SMC219ExamNotes.docx

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Department
St. Michael's College Courses
Course
SMC219Y1
Professor
Francesco Guardiani
Semester
Winter

Description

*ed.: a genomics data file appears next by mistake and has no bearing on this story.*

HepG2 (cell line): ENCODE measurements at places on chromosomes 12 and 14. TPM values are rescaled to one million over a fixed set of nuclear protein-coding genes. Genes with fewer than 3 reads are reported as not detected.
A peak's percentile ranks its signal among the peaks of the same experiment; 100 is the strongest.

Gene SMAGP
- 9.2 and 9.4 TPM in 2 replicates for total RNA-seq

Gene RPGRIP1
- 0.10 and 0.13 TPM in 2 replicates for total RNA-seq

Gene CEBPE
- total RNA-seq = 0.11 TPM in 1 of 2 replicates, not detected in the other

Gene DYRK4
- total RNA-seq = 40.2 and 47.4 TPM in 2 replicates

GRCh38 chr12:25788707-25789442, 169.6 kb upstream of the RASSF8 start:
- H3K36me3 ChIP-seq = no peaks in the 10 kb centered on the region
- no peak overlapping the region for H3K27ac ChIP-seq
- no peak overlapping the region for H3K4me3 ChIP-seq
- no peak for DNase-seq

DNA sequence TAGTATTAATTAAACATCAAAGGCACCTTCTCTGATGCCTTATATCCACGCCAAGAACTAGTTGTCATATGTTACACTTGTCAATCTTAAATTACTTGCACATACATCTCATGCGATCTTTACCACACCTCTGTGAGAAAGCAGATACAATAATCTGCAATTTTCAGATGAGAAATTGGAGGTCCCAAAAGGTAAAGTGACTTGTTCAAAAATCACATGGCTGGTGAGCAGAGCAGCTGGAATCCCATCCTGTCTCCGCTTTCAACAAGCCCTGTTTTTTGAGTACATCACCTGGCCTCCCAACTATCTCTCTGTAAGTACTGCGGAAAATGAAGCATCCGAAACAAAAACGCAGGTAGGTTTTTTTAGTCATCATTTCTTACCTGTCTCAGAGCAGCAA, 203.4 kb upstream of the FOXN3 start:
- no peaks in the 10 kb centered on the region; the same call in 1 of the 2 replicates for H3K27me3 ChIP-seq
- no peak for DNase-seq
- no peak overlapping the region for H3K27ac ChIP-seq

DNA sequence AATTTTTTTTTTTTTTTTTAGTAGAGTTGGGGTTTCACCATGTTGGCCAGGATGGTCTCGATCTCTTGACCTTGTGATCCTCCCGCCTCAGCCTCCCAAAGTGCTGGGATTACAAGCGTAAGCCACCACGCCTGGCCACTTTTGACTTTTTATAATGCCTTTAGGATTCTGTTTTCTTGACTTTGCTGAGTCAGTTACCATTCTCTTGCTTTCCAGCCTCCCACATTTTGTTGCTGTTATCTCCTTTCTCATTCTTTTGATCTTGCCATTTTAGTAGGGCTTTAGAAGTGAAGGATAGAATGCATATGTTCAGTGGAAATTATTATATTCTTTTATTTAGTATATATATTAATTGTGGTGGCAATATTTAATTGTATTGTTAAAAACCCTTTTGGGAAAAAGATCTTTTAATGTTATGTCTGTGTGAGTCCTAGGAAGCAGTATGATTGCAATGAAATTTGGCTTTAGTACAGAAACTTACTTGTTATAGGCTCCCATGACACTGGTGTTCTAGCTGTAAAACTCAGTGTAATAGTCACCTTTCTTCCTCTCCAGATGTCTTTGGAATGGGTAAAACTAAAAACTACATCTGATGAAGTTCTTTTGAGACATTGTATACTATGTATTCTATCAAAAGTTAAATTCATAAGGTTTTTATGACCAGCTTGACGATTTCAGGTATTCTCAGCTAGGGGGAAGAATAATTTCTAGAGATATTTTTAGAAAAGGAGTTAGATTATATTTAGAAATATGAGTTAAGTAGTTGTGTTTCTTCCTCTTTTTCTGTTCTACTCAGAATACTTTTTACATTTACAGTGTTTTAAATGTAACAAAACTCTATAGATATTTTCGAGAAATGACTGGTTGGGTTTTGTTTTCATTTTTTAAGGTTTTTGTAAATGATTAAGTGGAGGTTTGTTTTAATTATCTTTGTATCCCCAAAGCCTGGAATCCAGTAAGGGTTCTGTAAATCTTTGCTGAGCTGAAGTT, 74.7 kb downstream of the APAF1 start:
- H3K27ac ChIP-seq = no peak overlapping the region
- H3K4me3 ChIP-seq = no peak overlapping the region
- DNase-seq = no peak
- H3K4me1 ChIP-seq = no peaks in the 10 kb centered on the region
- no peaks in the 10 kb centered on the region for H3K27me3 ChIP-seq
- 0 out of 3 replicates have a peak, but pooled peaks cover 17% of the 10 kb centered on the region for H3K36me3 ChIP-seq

CHAPTER ONE: MASS MEDIA What are the Mass Media Industries Books Newspapers Magazines Recordings Radio Movies Television The internet Books were the first mass medium The internet is the newest mass medium How the Communication Process Works 3 ways to describe how people communicate: INTERPERSONAL - communication with one person INTERPERSONAL - communication with two people MASS COMMUNICATION - communication from one person to a group of persons through a transmitting device. The process of mass communication: A sender (source) puts a message on a channel (medium) that delivers the message to the receiver. Feedback occurs when the receiver responds, that response changes subsequent messages from the source. One way to expand a company to take advantage of technological and economic convergence is to acquire an already established company thats successful. Such media acquisitions have skyrocketed for two reasons: 1. Most media companies today are publicly traded, which means their stock is sold on one of the nations stock exchanges. This makes acquisitions relatively easy. 2. The open availability of stock in these public company or individual with enough money can invest in the American media industry. DEREGULATION Means the Federal Communications Commission withdrew many regulatory restrictions on broadcast media ownership. Before 1980, the FCC allowed a broadcast company to own only 5 TV stations. Companies were also required to hold onto a station for 3 years before the owners could sell the station Today, there were few FCC restrictions on broadcast media ownership 3 key concepts to remember: Mass media are profit centered businesses Technological developments change the way mass media are delivered and consumed Mass media both reflect and affect politics, society, and culture Mass media are profit centered business All U.S media are privately owned except the Public Broadcasting and national Public radio, which survive on government support and private donations. Overall, American mass media ownership has been contracting rather than expanding, with fewer companies owning more aspects of the media business. This trend is called concentration of ownership. Concentration of ownership takes 4 forms: chains, broadcast networks, conglomerates and vertical integration. The mass media industries earn about 436$ Billion a year. Competition and Convergence Dominate Media acquisitions in the U.S have skyrocketed because most conglomerates today are publicly traded companies and beginning nit he 1980s the federal government deregulated the broadcast industry. The economic downturn that begun in 2007 made publicly owned newspapers especially vulnerable to takeovers and acquisitions. The trend of mergers and acquisitions is expected to continue as changing technology expands the global market for media products. Why Media Properties Converge Supporters of concentrated ownership and convergence say a large company offers advantages that a small company can never afford; critics say concentrated ownership and convergence interfere with message pluralism. Advertisers and Consumers Pay the Bills Most of the income the mass media industries collect comes from advertising People who want to sell you products pay for most of the information and entertainment you receive through American Mass Media. Consumers support the media indirectly by buying the products that advertisers sell. Technology Changes Mass Media Delivery and Consumption The invention of phonetic writing in 1000 B.C was considered the first information communications revolution. The invention of movable type in 1455 marked the second information communications revolution. The invention of digital computers in 1951 ushered in the third information communications revolution. The new world of mass media uses wireless communications technology, an intricate webbed network of many different types of communications systems. The development of communications technology directly affects the speed with which a society evolves. Storability, portability and accessibility of information of information are essential to todays concept of mass communication. Media Takes Advantage of Digital Delivery Todays information network uses broadcast, telephone, cable, satellite and computer technology. The traditional delivery system for information and entertainment is primarily a one- way system. The ability to talk back-to receive as well as transmit messages- makes the telephone interactive. Todays communication communication network is a two-way, interactive system. How Todays Communications Network Operates The communications network needs to content, two-way digital communication and digital storage. Cable companies, satellite services, telephone and cellular companies deliver services on the new communications network. Cable companies, satellite services, telephone and cellular companies deliver services on the new communications network. Many americans already have all the tools that such a digital communication systems needs - television, telephone, cellular, cable and satellite services and computers. Information and entertainment that already have been produced, stored and digitized have become the first content on the communications network. Many motives shape the American media, including the desire to fulfill the publics need for information, to influence the countrys governance, to disseminate the countries culture, to offer entreatment and to provide an outlet for creative expression. Different media expand and contract in the marketplace to the audience. Mass Media Both Reflect and Affect Politics, Society and Culture The media are political, social and cultural institutions that both reflect and affect the society in which they operate. Multiplying sources of information and entertainment mean that, today, very few people share identical mass media environments. Why You Should Understand Mass Media and Everyday Life In the United States and other countries such as Japan and China that have encouraged technological advancements communication changes are moving faster than ever before. For media industries, this means increasing costs to replace old equipment. For consumers, this means a confusing array of products that need to be replaced soon after you buy them. The development of communications technology directly affects the speed with which a society and culture evolve. It has taken nearly 5,500 years to achieve the capability for instant communication that we enjoy today. CHAPTER 2: BOOKS; REARRANGING THE PAGE Publishers Nurture Ideas and Try to Make Money U.S book publishers produce about 150,000 book titles every year. Publishers have always been torn between the goal of preserving the countrys intellectual ideas and the need to make money Many new owners of publishing houses are trying to limit uncertainty by publishing blockbusters and by spending money on promotional campaigns How American Book Publishing Grew Early publishers widened their audience by publishing political pamphlets, novels, poetry, and humor. The International Copyright Law of 1891 expanded royalty protection to foreign writers, which also benefited American authors. The creation of publishing houses in the 19th and early 20th centuries centralized the process of producing books. The adoption of compulsory education throughout the U.S was important for book publishing's because schools buy textbooks and education created more people who can read. Cheaper Books Create a Mass Market Beginning in the 1920s, publishers dropped prices ad introduced books clubs and paperbacks. Early book clubs, such as Book-of-the-Month, expanded the market for books and widened the audience. The introduction of paperbacks that sold for as little as 25 cents meant books could reach people who had never owned a book before. Investor Buy Up Publishing Companies Before the 1960s, the book publishing industry was composed mainly of independent companies whose only business was books. Publishing companies consolidation began in the 1960s, and this pattern of consolidation continues today. Book Publishing at Work The process of publishing a book usually takes at least 18 months fro the time and author is signed until the book is published. The six departments at a publishing house are acquisitions, production, design, manufacturing, marketing and fulfillment. Authors and Agents: Where Books Begin Publishers acquire books in may ways Publishes pay authors a royalty for their work Agents who represent authors collect fees from the authors they represent How do Books get Published? Book publishing requires an author, an acquisitions editor, a production editor, a designer, a manufacturing supervisor, a marketing department and fulfillment. Many publishing houses are small